In his posthumously published "When Breath Becomes Air," Paul Kalanithi gets straight to the sudden turning point in his life: the day the Stanford neurosurgery chief resident looked at a scan showing he had advanced cancer and likely little time left.
What follows is a poignant account of his life, his quest to find meaning, his efforts to retain his humanity in the grind of becoming a doctor and, ultimately, his thoughts on dying.
As he and his wife, Lucy, grapple with whether to become parents in their remaining time together, she asks him: "Don't you think saying goodbye to your child will make your death more painful?"
He replies: "Wouldn't it be great if it did?"
The heart-rending exchange captures Kalanithi's full-throttled approach to living.
In Kalanithi's childhood and college years, one can see the seeds that created this ethos.
When Kalanithi's family moved from New York to a desert town in Arizona, his mother — fearing for her children's educational prospects — obtained a "college prep reading list," which then-10-year-old Paul began to tackle.
"Books became my closest confidants," Kalanithi writes, explaining the profound themes, rich lexicon and literary quotes peppered throughout his writing.
One summer while in college, he applied for an internship at a research center as well as a job at a lakeside camp; he was accepted at both and had to choose. "In other words, I could either study meaning or I could experience it." He picked the latter.
Back on campus, Kalanithi summarized his dovetailing interests: "I studied literature and philosophy to understand what makes life meaningful, studied neuroscience and worked in an fMRI lab" — functional Magnetic Resonance Imaging — "to understand how the brain could give rise to an organism capable of finding meaning in the world."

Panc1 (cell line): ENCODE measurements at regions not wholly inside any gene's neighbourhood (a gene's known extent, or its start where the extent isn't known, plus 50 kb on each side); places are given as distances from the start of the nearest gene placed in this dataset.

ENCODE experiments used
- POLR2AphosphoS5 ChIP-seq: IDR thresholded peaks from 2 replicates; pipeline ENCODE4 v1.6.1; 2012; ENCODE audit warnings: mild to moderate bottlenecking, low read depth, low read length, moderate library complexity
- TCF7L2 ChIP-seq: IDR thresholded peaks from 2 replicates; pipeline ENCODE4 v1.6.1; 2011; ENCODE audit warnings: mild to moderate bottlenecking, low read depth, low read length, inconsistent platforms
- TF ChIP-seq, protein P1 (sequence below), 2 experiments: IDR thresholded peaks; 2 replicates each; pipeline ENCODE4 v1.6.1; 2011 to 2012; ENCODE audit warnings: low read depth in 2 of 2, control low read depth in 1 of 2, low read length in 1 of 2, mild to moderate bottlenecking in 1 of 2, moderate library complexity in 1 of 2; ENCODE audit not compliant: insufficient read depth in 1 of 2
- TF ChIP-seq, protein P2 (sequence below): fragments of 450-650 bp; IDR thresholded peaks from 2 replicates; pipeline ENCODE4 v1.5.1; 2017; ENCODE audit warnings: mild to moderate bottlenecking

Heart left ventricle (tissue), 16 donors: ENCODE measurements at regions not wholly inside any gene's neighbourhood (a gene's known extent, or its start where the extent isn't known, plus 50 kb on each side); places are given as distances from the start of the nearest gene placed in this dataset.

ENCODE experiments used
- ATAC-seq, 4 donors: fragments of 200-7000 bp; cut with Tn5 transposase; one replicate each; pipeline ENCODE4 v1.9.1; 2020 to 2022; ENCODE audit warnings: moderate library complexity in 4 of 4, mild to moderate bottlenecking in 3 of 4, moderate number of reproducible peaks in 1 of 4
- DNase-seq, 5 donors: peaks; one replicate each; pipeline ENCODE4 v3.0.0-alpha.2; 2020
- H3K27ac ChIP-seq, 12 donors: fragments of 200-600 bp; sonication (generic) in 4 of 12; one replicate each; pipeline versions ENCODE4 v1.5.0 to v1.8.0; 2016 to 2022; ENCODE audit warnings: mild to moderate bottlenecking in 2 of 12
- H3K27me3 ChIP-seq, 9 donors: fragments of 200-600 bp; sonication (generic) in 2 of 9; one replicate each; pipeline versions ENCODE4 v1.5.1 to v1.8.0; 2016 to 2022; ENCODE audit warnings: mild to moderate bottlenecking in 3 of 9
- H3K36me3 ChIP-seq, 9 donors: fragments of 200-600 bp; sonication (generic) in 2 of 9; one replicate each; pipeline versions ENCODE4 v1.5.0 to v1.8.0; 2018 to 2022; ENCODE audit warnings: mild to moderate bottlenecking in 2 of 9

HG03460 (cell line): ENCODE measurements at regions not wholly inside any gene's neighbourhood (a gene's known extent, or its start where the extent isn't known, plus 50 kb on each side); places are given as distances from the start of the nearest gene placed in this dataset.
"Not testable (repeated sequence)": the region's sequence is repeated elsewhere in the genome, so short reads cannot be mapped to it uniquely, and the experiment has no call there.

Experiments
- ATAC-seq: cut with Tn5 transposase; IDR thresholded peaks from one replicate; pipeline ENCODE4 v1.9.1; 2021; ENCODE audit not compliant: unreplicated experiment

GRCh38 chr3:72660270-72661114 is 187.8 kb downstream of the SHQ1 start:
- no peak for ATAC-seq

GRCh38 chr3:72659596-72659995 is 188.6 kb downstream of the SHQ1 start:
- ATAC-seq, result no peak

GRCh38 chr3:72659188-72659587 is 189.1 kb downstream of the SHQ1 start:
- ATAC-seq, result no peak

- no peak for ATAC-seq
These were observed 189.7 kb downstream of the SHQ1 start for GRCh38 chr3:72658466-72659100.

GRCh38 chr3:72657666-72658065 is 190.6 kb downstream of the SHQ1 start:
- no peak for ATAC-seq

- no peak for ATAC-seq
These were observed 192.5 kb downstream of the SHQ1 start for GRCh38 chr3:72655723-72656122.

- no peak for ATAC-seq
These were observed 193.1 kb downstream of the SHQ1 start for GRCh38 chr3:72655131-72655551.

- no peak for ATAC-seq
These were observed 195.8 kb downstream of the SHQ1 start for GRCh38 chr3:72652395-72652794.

It is no surprise, then, that Kalanithi chose the incomparably demanding field of neurosurgery. His reflection on the practice, responsibility, idealism and fallibility of medicine is a must-read for those in the field and those touched by it.
When facing brain surgery, "the question is not simply whether to live or die," Kalanithi writes, "but what kind of life is worth living." Would you trade your right hand's function to stop seizures? Would you trade your ability to talk for a few extra months of mute life?
In the gravest of cases, Kalanithi writes: "I had to help those families understand that the person they knew — the full, vital independent human — now lived only in the past and that I needed their input to understand what sort of future he or she would want."
The book is full of sage dictums: "A tureen of tragedy was best allotted by the spoonful. Only a few patients demanded the whole at once; most needed time to digest."
Despite his close contact with death, it was a dizzying change from doctor to patient.
"As a doctor, you have a sense of what it's like to be sick, but until you've gone through it yourself, you don't really know. It's like falling in love or having a kid," Kalanithi writes.
When cancer struck, he went back to literature to understand his experience and make sense of death. Ultimately, he made a decision: "Even if I'm dying, until I actually die, I am still living."
He worked on building his strength to go back to the operating room. While working 16-hour days, he battled "waves of nausea, pain, and fatigue." But his calling as a neurosurgeon was a strong draw. "Moral duty has weight, things that have weight have gravity, and so the duty to bear mortal responsibility pulled me back into the operating room."
A reader can't help but feel deep regret that Kalanithi — the unusually introspective doctor, the intellectually driven scientist and the compassionate humanitarian — no longer walks this Earth, sharing his gifts. His book is faint consolation. Doctors ought to learn from his compassion for patients; all of us ought to learn from his passion for life.